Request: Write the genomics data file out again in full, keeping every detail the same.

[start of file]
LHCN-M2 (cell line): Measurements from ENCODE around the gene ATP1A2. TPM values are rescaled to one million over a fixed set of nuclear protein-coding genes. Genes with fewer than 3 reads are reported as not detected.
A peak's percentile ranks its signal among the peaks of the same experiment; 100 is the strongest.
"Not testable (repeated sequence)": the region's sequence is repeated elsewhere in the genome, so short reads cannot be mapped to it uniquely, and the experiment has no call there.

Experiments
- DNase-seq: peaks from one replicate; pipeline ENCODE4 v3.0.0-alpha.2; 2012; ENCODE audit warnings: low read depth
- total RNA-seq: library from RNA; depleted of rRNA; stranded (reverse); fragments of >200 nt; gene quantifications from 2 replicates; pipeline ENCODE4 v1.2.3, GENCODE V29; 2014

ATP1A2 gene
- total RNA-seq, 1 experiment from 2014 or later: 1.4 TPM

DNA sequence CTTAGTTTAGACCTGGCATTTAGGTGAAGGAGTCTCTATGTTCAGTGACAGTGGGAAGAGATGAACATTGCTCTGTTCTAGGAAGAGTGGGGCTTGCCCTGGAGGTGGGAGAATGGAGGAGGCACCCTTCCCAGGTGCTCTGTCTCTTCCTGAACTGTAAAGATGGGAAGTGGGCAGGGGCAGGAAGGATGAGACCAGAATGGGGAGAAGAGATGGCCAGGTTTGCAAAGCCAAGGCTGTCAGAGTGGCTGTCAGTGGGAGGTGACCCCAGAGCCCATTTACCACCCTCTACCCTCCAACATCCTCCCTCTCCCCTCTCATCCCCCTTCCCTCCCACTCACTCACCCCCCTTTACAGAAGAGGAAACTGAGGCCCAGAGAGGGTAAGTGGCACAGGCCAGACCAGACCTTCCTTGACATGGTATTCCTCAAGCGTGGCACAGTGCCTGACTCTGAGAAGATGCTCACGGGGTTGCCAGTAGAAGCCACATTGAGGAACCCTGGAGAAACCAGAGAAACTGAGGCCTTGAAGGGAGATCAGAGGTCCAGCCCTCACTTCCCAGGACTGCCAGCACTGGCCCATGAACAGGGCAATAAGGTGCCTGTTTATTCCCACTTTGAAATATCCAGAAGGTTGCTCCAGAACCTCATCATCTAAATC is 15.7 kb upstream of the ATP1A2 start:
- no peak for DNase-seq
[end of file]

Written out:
LHCN-M2 (cell line): Measurements from ENCODE around the gene ATP1A2. TPM values are rescaled to one million over a fixed set of nuclear protein-coding genes. Genes with fewer than 3 reads are reported as not detected.
A peak's percentile ranks its signal among the peaks of the same experiment; 100 is the strongest.
"Not testable (repeated sequence)": the region's sequence is repeated elsewhere in the genome, so short reads cannot be mapped to it uniquely, and the experiment has no call there.

Experiments
- DNase-seq: peaks from one replicate; pipeline ENCODE4 v3.0.0-alpha.2; 2012; ENCODE audit warnings: low read depth
- total RNA-seq: library from RNA; depleted of rRNA; stranded (reverse); fragments of >200 nt; gene quantifications from 2 replicates; pipeline ENCODE4 v1.2.3, GENCODE V29; 2014

ATP1A2 gene
- total RNA-seq, 1 experiment from 2014 or later: 1.4 TPM

DNA sequence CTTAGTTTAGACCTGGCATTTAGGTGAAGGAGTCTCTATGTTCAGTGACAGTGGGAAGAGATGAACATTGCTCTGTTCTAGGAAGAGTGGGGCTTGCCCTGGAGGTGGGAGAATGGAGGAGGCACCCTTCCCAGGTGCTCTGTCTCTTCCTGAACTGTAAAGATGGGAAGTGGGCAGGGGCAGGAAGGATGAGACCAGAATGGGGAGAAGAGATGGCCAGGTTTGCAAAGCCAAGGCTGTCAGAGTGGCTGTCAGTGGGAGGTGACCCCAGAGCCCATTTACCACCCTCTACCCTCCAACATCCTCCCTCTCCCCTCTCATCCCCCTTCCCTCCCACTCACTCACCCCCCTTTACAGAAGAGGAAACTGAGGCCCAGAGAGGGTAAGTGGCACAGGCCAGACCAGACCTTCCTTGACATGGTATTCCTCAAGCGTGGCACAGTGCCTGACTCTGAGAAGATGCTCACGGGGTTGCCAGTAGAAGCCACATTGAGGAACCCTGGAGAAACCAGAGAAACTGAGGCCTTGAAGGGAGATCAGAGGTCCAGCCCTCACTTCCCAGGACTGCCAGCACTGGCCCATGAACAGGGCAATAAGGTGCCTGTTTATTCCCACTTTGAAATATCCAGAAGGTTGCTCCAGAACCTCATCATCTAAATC is 15.7 kb upstream of the ATP1A2 start:
- no peak for DNase-seq